I will post some excerpts from my blog, because I think that I capture a lot of what Moshi meant to me in my posts…
July 15th, 2011 – “So I know you all are aware of the fact that I am quite in love with Africa. I also hope you know how much I love my kids at my school. I truly would do anything to help them and I can’t imagine a day without seeing their smiling faces. It is the type of thing that makes you realize your heart has incredible depth and capacity to love. Coming to Africa has truly made me realize that I can love even more than I thought possible, that I am able to achieve things I saw as distant dreams and that it truly is possible to love the world to peace.
…my friends here in Africa- you all have shown me how to love in many different ways and how to face all kinds of circumstances. I feel so lucky to have met people with hearts that mirror mine in many ways and people who really understand where I am coming from. I know that together we can change the world and become ambassadors for those in need. Last but certainly not least I would have to put my kids and the people of Africa – I cannot put words to this experience nor to the amount of times they have stolen my heart! Coming to Africa has proven to me that I will be serving children forever and that helping people in developing countries is going to be a part of my life permanently. It is as though I finally did the thing my heart was waiting for – that sounds oh so cheesy – but it is definitely the truth. Asante sana Afrika, una iliyopita maisha yangu milele.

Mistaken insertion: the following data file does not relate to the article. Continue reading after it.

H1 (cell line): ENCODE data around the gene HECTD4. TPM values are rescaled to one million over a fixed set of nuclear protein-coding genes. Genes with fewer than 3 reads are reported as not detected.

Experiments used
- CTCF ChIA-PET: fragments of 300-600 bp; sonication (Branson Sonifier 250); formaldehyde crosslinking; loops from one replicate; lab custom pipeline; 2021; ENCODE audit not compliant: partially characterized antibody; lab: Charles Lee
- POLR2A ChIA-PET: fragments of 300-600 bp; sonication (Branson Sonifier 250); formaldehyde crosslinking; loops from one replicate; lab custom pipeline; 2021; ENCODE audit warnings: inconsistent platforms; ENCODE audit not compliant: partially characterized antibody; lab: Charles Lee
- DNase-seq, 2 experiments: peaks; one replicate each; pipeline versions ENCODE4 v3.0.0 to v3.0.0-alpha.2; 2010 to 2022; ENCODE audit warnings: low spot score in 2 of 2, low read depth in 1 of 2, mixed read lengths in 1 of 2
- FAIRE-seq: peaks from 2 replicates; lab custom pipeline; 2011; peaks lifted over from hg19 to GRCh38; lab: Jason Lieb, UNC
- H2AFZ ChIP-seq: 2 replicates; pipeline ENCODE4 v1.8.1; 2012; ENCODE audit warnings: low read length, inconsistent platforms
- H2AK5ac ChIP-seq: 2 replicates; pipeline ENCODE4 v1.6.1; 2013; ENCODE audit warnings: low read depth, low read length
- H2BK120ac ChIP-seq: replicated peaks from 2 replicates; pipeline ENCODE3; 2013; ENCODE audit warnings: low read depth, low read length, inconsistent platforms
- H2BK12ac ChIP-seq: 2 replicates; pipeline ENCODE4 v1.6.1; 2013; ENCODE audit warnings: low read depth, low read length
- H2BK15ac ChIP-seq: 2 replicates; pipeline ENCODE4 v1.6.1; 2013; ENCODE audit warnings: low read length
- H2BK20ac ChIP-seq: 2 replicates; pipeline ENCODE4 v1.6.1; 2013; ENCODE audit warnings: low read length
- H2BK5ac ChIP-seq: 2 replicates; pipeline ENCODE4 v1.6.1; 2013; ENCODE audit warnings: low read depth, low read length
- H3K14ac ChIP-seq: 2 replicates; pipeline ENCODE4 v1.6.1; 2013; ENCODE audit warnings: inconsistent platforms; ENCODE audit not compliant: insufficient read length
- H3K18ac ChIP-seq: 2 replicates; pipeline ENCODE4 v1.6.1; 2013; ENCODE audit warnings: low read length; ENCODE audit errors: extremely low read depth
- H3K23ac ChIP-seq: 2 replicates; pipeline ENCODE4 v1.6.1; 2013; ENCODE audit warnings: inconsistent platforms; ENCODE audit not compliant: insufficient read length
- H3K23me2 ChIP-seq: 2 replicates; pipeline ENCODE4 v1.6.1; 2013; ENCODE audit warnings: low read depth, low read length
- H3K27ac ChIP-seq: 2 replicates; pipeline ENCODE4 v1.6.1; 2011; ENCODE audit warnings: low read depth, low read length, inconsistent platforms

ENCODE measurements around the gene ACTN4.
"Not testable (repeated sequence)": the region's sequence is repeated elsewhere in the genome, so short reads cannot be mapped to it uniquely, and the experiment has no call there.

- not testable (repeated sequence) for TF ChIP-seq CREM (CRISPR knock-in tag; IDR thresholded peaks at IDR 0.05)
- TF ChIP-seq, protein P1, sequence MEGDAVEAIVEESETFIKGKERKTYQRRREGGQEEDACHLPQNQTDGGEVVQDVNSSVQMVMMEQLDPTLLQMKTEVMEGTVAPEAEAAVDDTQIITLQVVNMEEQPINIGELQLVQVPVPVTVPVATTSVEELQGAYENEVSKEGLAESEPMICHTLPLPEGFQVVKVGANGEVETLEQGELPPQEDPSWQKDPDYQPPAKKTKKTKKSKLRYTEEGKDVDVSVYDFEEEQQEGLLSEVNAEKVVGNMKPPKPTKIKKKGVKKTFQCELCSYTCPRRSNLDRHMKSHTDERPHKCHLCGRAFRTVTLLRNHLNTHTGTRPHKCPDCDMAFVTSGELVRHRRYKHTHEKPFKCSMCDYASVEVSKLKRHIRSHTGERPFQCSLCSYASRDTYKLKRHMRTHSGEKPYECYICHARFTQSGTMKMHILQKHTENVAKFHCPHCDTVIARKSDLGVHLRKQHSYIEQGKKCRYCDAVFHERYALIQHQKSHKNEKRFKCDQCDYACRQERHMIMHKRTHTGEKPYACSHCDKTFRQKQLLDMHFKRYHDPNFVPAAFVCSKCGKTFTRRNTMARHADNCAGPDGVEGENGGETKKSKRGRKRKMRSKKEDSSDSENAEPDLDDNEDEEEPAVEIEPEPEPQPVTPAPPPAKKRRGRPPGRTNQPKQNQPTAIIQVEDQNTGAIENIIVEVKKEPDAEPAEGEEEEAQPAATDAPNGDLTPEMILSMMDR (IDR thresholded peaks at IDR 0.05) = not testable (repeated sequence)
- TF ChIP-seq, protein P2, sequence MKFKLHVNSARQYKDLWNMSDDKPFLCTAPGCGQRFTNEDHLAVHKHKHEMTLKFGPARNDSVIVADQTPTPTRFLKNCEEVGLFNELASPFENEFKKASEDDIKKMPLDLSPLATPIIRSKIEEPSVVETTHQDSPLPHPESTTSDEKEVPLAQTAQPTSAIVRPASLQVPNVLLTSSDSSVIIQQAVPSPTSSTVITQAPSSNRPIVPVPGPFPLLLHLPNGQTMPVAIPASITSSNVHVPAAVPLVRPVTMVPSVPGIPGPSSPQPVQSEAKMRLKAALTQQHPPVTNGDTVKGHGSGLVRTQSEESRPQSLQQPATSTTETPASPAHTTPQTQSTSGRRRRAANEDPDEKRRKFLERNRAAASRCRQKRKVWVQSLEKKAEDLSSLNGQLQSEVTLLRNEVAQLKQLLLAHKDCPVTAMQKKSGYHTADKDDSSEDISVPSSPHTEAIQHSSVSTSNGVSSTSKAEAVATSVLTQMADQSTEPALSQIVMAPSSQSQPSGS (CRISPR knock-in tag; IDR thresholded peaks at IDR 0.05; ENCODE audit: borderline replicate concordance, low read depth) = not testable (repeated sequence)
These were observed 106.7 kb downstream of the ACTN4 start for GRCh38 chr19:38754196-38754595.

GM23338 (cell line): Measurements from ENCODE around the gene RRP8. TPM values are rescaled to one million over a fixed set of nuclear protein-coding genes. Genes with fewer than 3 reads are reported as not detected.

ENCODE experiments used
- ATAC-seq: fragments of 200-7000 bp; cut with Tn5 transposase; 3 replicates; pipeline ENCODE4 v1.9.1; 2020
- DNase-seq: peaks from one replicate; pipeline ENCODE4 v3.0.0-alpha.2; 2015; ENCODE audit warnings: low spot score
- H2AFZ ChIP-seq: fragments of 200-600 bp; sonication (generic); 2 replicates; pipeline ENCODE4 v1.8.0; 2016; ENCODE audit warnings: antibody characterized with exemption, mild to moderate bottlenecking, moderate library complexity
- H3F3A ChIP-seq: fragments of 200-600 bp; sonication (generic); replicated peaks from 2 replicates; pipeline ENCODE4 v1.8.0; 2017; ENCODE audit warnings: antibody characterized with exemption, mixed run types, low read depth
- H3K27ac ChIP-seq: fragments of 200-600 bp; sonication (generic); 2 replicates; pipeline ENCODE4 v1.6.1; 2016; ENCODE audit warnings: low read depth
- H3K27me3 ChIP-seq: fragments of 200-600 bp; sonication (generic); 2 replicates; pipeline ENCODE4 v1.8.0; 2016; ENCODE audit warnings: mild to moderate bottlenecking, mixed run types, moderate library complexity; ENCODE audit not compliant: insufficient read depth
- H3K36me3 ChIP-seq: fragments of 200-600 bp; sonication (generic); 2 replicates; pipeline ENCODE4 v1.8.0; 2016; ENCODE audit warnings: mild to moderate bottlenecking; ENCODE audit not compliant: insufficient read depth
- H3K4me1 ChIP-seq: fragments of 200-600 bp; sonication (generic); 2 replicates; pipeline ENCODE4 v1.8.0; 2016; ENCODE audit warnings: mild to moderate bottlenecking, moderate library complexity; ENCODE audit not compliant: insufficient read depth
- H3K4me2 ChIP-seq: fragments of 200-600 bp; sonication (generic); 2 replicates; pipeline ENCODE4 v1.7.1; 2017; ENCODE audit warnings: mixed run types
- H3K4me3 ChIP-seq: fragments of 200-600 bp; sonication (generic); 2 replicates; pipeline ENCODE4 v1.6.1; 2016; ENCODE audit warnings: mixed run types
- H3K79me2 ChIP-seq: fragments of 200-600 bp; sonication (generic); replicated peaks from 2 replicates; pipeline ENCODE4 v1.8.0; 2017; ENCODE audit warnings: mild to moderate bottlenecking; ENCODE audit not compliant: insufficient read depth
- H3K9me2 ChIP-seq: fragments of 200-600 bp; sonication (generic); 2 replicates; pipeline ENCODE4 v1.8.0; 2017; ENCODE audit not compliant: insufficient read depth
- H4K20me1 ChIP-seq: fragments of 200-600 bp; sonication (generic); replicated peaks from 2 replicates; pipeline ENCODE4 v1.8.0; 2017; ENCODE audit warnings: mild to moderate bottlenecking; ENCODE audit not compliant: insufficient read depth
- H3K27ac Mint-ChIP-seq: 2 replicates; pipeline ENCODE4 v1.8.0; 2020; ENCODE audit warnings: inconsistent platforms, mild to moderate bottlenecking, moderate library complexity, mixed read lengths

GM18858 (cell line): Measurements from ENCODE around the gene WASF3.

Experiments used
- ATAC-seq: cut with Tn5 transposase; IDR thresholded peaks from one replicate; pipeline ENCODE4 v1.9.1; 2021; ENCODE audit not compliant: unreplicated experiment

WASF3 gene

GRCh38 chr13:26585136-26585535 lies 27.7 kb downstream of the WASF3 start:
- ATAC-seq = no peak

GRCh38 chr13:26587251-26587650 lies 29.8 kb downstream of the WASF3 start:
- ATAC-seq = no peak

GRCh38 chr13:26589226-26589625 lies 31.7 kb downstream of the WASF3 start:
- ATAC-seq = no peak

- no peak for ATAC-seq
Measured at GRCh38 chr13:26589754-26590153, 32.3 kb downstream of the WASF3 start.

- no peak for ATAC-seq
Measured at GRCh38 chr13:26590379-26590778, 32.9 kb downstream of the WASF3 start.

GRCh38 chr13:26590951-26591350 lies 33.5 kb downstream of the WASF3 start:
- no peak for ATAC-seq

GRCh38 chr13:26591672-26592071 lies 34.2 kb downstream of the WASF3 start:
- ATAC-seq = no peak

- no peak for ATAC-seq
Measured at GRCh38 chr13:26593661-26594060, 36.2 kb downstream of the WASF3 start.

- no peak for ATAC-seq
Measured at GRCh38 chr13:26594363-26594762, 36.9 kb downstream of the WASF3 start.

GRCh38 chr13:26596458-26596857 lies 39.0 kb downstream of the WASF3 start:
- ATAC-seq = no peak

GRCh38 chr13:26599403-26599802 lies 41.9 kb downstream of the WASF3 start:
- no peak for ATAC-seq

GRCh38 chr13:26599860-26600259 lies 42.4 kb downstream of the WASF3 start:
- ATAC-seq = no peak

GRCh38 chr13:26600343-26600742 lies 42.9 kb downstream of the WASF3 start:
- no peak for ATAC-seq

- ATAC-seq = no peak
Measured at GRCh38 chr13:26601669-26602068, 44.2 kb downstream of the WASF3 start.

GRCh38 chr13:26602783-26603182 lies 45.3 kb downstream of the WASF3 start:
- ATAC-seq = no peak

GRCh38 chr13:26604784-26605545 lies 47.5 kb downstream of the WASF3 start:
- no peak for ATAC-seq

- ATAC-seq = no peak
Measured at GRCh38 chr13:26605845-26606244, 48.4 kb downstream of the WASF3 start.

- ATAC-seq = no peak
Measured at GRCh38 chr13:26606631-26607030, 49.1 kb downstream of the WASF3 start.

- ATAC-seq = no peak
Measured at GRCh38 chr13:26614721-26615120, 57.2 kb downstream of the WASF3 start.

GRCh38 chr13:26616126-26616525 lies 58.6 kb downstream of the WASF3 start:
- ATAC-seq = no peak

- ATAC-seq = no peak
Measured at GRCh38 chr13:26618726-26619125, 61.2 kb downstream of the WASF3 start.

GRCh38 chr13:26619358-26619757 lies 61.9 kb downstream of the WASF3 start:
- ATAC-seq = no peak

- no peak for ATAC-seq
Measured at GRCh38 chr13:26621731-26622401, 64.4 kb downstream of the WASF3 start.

….It is amazing how fragile life is, how things change and move so quickly and while we can walk around having lives that are relatively calm, there are so many people who are living fragile, inconsistent lives.”